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-   -   Husband left pregnant wife moved out if state (https://www.askmehelpdesk.com/showthread.php?t=809355)

  • Mar 15, 2015, 05:41 PM
    single1980
    Husband left pregnant wife moved out if state
    My husband of 1 1/2 years left and moved out of state. I am now 6mo. Pregnant with our child. Can I file divorce and abandonment? He sends nothing left me with a large amount of bills!!
  • Mar 15, 2015, 06:25 PM
    Fr_Chuck
    Not sure where this myth about filing abandonment comes from, it is a legal term, often used in divorce and child support paper work, to justify the divorce.

    You will have to check where you live, In many places you can not file for divorce until after the child is born, But that will vary by location.

    But you see if you can file for divorce, if there is any property you may want to file a separation now, IF you have any joint bank accounts or credit cards, you may also want to consider canceling them, so he does not run up more debt, that they may try to come after you with. Also if any money in the bank, in joint accounts, you stop using joint accounts, so he can not get your money going on.

    If you have no money, no job, call social services and talk to a case worker about getting welfare and other help.

    As for the bills, don't pay anything that is not needed. Don't even talk to debt collectors, because most will lie and even threaten (falsely) to try to get money from you.
  • Mar 15, 2015, 06:25 PM
    cdad
    You can file for divorce and when the child is born file for custody and child support.
  • Mar 16, 2015, 04:39 AM
    joypulv
    Fr_Chuck says ' In many places you can not file for divorce until after the child is born, But that will vary by location.'
    I thought that only applied to a husband filing for divorce from a pregnant wife.
    It doesn't seem logical to me that a pregnant wife wouldn't be able to file yet.
  • Mar 16, 2015, 05:01 AM
    talaniman
    How long has he been gone?
  • Mar 16, 2015, 05:33 AM
    ScottGem
    Yes, you can and should file immediately for divorce. But being married for only 1.5 years will probably not get you much in spousal support. Abandonment may be used as grounds for the divorce, but since most places have no fault divorce it really doesn't matter.

    As soon as the child is born, you file for custody and child support.
  • Mar 16, 2015, 06:27 AM
    AK lawyer
    Quote:

    Originally Posted by joypulv View Post
    Fr_Chuck says ' In many places you can not file for divorce until after the child is born, But that will vary by location.'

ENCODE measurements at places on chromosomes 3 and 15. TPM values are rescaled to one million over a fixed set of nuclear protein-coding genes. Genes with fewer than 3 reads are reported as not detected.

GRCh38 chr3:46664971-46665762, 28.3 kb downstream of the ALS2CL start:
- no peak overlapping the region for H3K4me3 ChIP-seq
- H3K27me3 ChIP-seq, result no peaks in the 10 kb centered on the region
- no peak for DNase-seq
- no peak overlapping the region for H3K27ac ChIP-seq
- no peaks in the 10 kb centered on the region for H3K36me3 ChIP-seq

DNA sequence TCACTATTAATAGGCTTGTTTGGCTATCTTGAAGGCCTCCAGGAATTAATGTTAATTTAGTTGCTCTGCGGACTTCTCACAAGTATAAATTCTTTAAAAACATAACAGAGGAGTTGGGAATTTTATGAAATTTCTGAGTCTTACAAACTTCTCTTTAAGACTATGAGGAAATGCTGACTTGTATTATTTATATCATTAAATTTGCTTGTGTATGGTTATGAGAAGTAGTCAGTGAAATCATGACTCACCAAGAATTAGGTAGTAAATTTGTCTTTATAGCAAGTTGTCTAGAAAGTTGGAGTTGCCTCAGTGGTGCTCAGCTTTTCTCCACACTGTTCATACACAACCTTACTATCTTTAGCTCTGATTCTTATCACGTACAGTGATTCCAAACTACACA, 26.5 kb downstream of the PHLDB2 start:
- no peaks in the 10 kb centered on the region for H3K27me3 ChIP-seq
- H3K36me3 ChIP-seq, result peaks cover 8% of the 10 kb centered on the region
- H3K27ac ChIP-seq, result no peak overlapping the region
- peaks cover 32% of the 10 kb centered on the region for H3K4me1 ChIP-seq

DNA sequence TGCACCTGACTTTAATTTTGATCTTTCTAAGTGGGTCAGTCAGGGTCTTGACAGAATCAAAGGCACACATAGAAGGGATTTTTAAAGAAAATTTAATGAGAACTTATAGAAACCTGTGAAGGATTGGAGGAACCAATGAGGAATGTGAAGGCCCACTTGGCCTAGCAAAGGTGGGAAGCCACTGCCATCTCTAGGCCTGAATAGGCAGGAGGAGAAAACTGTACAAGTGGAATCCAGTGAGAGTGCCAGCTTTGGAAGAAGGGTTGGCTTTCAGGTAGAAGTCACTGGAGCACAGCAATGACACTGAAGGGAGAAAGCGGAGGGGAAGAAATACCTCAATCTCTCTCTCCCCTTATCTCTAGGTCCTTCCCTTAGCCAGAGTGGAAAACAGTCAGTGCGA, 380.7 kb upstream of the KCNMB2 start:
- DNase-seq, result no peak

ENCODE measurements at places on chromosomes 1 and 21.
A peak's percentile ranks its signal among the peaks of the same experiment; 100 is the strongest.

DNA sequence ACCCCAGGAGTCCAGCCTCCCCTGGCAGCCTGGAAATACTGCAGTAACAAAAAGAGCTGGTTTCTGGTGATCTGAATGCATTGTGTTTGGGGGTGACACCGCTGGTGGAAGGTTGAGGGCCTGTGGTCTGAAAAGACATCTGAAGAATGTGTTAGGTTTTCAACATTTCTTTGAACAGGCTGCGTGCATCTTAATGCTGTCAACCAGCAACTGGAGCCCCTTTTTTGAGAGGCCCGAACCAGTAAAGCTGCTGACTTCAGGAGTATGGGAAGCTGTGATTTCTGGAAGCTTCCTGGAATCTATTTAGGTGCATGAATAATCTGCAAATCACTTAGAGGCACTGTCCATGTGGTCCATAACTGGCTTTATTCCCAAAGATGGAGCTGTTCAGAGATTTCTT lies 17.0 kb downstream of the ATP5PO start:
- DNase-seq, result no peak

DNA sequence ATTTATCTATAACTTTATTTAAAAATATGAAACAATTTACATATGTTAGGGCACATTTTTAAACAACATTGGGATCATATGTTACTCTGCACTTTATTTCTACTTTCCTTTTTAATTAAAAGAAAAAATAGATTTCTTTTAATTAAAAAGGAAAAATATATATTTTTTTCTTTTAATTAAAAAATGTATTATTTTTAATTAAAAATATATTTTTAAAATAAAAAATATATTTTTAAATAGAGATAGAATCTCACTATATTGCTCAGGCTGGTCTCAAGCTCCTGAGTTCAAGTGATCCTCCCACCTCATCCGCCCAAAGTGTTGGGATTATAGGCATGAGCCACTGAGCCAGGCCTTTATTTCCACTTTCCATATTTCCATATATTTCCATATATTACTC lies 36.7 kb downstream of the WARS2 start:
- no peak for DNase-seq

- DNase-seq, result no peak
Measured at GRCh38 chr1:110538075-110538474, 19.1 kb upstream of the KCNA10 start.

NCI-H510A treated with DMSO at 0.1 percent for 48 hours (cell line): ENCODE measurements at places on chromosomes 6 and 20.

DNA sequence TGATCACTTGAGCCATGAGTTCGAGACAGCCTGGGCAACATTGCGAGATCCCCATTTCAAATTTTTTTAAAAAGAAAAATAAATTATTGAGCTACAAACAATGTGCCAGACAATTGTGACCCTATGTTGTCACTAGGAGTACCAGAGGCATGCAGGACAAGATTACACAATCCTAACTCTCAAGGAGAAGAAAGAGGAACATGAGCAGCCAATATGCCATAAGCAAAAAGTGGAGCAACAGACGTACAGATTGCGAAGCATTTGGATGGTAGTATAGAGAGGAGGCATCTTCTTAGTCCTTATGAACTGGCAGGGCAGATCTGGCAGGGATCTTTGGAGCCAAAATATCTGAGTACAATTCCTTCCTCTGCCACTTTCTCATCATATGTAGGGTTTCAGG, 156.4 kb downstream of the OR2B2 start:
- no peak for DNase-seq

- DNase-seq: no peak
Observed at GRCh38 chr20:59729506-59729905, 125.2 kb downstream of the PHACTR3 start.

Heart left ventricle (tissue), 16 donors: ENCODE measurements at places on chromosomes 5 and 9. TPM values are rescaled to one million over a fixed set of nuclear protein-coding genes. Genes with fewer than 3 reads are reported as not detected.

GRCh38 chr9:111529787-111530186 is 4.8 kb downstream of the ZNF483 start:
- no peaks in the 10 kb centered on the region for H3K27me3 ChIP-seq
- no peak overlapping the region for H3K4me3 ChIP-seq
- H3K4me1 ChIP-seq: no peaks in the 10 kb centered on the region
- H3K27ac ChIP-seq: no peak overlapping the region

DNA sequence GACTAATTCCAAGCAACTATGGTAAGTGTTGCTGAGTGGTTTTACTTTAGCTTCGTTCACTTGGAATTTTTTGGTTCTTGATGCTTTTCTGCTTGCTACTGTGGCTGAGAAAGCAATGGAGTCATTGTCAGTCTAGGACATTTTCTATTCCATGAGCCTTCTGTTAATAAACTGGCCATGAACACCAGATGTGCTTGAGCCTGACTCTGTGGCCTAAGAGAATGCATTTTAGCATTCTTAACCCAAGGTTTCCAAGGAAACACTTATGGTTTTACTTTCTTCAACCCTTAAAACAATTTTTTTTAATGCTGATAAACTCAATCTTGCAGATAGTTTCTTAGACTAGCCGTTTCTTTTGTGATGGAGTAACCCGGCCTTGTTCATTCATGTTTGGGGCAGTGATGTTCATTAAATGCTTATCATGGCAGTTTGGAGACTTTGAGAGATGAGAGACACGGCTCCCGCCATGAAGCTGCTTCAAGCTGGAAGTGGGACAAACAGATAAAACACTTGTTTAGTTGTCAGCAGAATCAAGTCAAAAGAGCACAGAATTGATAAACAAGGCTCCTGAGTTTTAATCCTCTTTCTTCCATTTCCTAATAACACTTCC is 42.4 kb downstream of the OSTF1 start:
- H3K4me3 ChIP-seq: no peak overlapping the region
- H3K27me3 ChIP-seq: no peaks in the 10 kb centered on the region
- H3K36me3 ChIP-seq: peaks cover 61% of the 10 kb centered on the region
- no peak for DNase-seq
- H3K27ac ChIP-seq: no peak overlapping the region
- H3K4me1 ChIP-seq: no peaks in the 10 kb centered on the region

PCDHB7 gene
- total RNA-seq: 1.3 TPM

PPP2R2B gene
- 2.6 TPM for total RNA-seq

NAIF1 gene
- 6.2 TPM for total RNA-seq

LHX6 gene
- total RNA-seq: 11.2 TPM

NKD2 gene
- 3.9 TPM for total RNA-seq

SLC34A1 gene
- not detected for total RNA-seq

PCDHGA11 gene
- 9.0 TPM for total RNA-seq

I thought that only applied to a husband filing for divorce from a pregnant wife.
    It doesn't seem logical to me that a pregnant wife wouldn't be able to file yet.

    Joy, you are correct (A wife can file for divorce at any time and doesn't have to wait until a child is born); Fr Chuck is incorrect. I assume he is thinking of filing for custody in the case of out of wedlock child.

    Quote:

    Originally Posted by ScottGem
    ... As soon as the child is born, you file for custody and child support.

    I would file for custody and child support in the original divorce complaint, which OP should file now. Allege that OP is pregnant with a child of the marriage and that wife (OP) should be awarded custody & CS.
  • Mar 16, 2015, 07:48 AM
    ScottGem
    While I agree with AK, there may be local laws that would might prevent that, especially if the husband denies paternity.
  • Mar 16, 2015, 08:01 AM
    AK lawyer
    Quote:

    Originally Posted by ScottGem View Post
    While I agree with AK, there may be local laws that would might prevent that, especially if the husband denies paternity.

    We don't seem to be disagreeing. I would note, however, that the husband cannot officially deny paternity until wife pleads it (i.e.: alleges it in her complaint).

    I would also note that it was my practice (which other attorneys in my jurisdiction followed as well), when drafting a divorce complaint, to include a paragraph stating that the wife "... is (or is not) pregnant". Obviously, this would depend upon local practice, but would seem to be the common-sense approach, to avoid the necessity of later amendment. I grant you that courts don't always follow a common-sense approach, so OP would be best advised to seek the assistance of an attorney in her jurisdiction.

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